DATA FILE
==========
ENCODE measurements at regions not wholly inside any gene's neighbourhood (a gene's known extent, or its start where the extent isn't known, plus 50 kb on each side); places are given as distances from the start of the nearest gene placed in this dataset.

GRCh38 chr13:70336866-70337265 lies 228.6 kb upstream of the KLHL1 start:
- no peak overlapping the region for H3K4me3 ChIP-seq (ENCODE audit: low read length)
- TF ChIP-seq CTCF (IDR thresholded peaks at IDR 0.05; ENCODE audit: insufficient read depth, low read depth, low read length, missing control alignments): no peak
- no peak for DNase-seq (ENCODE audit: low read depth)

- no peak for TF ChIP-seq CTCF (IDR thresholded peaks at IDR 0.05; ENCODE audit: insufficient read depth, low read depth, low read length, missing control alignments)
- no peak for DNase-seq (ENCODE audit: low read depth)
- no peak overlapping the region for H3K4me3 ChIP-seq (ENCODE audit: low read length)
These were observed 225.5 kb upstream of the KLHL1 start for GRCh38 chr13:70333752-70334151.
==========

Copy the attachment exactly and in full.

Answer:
ENCODE measurements at regions not wholly inside any gene's neighbourhood (a gene's known extent, or its start where the extent isn't known, plus 50 kb on each side); places are given as distances from the start of the nearest gene placed in this dataset.

GRCh38 chr13:70336866-70337265 lies 228.6 kb upstream of the KLHL1 start:
- no peak overlapping the region for H3K4me3 ChIP-seq (ENCODE audit: low read length)
- TF ChIP-seq CTCF (IDR thresholded peaks at IDR 0.05; ENCODE audit: insufficient read depth, low read depth, low read length, missing control alignments): no peak
- no peak for DNase-seq (ENCODE audit: low read depth)

- no peak for TF ChIP-seq CTCF (IDR thresholded peaks at IDR 0.05; ENCODE audit: insufficient read depth, low read depth, low read length, missing control alignments)
- no peak for DNase-seq (ENCODE audit: low read depth)
- no peak overlapping the region for H3K4me3 ChIP-seq (ENCODE audit: low read length)
These were observed 225.5 kb upstream of the KLHL1 start for GRCh38 chr13:70333752-70334151.